Lando Norris, McLaren, Monaco, 2021
McLaren ran a popular Gulf design in Monaco
While the rules about both cars in a team running fundamentally the same livery design remain today, post-Ecclestone F1 has become far more relaxed about competitors embracing some creativity and adopting one-off designs for individual races. McLaren ran a special Gulf-influenced look in last year’s Monaco Grand Prix and Red Bull ran a white livery at the Turkish Grand Prix in honour of power unit provider Honda, which was originally planned to be raced at the cancelled Japanese Grand Prix. Mercedes (in 2019) and Ferrari (in 2020) have also taken advantage of the opportunity to race special designs, commemorating historic milestones.

A U-turn on the helmet design ban means drivers too are now regularly updating and changing their helmet designs again. Unsurprisingly, it’s proven popular with fans who enjoy seeing their favourite drivers not only switch up their style but better express their own personalities and advocate for the issues that are important to them.

Record calendar sizes

Given how Ecclestone was famous for securing lucrative contracts with circuits over the privilege of hosting a grand prix, it’s remarkable to think that the F1 calendar has ballooned to its largest ever size under Liberty Media.

Ecclestone felt no obligation to offer special favours to European circuits that had long been the backbone of the calendar. Instead, he actively courted growing nations in Asia and the Middle East, with wealthy backers willing to build stunning, state-of-the-art circuits with facilities that put their European counterparts to shame – even if their layouts paled in comparison.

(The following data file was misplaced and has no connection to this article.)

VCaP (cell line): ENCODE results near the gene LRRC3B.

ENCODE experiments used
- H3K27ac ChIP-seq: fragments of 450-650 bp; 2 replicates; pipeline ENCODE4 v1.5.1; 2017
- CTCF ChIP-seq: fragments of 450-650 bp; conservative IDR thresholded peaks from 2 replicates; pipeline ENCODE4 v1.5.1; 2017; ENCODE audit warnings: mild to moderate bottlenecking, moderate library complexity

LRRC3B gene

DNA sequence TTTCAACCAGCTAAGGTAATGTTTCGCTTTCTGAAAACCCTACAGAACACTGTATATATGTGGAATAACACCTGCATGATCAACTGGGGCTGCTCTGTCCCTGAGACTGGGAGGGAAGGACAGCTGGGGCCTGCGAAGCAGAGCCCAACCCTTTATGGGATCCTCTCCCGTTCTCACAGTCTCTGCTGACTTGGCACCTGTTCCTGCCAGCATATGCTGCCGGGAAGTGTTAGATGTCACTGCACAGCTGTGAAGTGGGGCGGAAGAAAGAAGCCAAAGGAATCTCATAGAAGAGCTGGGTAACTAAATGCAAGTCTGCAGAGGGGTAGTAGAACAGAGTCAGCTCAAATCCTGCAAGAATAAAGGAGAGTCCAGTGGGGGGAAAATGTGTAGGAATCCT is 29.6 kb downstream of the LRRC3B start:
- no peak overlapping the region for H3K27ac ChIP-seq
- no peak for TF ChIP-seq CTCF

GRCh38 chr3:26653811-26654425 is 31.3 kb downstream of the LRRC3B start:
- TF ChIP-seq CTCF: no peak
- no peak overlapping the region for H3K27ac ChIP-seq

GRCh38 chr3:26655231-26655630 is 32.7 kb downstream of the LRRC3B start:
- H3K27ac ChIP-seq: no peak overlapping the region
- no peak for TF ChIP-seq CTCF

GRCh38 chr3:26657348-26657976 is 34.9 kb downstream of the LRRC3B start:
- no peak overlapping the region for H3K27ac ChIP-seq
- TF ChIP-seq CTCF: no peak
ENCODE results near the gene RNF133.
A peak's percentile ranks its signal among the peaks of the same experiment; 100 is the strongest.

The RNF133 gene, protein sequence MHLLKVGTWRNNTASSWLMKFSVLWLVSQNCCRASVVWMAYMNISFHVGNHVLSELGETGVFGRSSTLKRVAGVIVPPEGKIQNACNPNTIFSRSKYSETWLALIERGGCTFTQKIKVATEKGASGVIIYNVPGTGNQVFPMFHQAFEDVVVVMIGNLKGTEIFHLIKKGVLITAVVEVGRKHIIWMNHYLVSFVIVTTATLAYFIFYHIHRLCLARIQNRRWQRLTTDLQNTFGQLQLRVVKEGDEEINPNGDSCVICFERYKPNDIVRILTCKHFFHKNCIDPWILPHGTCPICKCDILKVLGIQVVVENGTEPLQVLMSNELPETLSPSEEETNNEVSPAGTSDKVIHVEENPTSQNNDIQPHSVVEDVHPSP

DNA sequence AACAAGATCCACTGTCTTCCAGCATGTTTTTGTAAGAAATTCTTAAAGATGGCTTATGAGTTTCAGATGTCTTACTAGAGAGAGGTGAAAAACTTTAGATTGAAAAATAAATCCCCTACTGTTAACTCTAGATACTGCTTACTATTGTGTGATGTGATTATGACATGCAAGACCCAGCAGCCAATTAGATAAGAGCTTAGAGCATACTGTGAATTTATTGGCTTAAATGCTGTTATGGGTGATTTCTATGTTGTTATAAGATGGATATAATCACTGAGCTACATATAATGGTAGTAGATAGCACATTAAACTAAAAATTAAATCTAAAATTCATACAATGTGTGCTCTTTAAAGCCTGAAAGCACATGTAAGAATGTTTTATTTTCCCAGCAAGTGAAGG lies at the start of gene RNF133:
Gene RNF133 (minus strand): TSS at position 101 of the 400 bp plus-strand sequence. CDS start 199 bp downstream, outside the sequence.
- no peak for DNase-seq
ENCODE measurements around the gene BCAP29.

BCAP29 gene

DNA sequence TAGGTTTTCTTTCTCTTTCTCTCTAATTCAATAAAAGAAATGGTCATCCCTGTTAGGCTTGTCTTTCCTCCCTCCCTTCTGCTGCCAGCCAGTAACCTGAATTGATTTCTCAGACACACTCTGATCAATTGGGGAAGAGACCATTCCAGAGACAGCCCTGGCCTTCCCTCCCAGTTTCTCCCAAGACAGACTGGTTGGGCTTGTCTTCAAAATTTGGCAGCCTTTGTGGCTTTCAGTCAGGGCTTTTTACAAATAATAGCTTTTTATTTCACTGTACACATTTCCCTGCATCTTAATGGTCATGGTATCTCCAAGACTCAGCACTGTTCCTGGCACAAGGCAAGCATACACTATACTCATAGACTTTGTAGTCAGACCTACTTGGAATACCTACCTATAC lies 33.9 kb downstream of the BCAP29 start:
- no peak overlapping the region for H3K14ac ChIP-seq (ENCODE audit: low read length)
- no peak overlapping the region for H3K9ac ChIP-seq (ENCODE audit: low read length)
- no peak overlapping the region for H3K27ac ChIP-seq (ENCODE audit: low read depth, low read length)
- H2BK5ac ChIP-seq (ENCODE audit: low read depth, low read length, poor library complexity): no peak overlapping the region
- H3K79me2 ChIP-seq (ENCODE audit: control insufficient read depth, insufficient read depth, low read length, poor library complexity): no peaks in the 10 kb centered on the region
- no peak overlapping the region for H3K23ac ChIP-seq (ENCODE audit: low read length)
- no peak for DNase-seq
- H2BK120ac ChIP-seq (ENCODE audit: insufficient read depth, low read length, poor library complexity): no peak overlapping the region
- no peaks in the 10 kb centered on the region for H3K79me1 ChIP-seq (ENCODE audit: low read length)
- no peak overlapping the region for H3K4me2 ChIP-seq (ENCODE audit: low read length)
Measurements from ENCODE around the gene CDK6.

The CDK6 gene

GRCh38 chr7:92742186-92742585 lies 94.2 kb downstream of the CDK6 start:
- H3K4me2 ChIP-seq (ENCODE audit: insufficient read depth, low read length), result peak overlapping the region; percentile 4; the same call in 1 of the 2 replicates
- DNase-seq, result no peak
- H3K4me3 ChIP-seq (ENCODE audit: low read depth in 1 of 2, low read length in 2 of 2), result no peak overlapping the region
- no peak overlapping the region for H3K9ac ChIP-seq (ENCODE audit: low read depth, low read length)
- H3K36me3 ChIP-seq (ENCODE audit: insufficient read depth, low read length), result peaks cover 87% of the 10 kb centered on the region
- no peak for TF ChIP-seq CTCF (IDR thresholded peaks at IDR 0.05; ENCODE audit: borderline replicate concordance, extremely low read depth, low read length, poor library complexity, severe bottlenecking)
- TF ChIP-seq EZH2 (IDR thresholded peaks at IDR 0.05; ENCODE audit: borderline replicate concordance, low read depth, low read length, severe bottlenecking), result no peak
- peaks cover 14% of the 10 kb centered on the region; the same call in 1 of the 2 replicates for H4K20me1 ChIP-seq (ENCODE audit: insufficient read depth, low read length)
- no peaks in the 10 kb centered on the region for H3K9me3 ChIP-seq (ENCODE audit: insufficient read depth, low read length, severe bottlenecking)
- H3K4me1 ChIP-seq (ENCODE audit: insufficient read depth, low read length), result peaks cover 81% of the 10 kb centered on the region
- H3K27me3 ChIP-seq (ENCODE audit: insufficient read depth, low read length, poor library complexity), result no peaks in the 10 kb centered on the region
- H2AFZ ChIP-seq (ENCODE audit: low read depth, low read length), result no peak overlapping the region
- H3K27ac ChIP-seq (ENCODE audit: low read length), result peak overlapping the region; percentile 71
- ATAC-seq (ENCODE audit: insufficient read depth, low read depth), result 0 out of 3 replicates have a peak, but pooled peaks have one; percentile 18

The 2022 F1 calendar features a new Miami race
But since his departure, the calendar has only gotten bigger. With a record 22 races last year, the upcoming season will see F1 visit 23 venues in a single campaign for the first ever time. Saudi Arabia, Qatar, a second US race in Miami and even Vietnam (despite never materialising) have all been added to the calendar in recent years, while Imola appears to be back for good also.

So many races have led to a concerning trend of ‘triple headers’ – three rounds held over three consecutive weekends. It’s not only been a major logistical challenge for the sport to move all its equipment and personnel across three nations over three weeks multiple times a year, it is also taking a toll on the teams and their staff.

Ecclestone’s dealings with circuits may have had their critics, but he arguably never asked as much from the people involved in Formula 1 as Liberty Media now do.

Sprint races

Max Verstappen, Red Bull, Silverstone, 2021
Liberty Media introduced the sprint qualifying race
Ecclestone was not above introducing gimmicks in a bid to ‘improve the show’ – remember the short-lived double-points finale. But Liberty Media has embraced an even more radical innovation in the form of sprint races.

Introduced last season, the sprint qualifying race format used at three races proved divisive. While F1 CEO Stefano Domenicali has repeatedly claimed huge fan support for the extra Saturday races, their own surveys point to a much more mixed reception, and RaceFans readers have repeatedly panned sprints.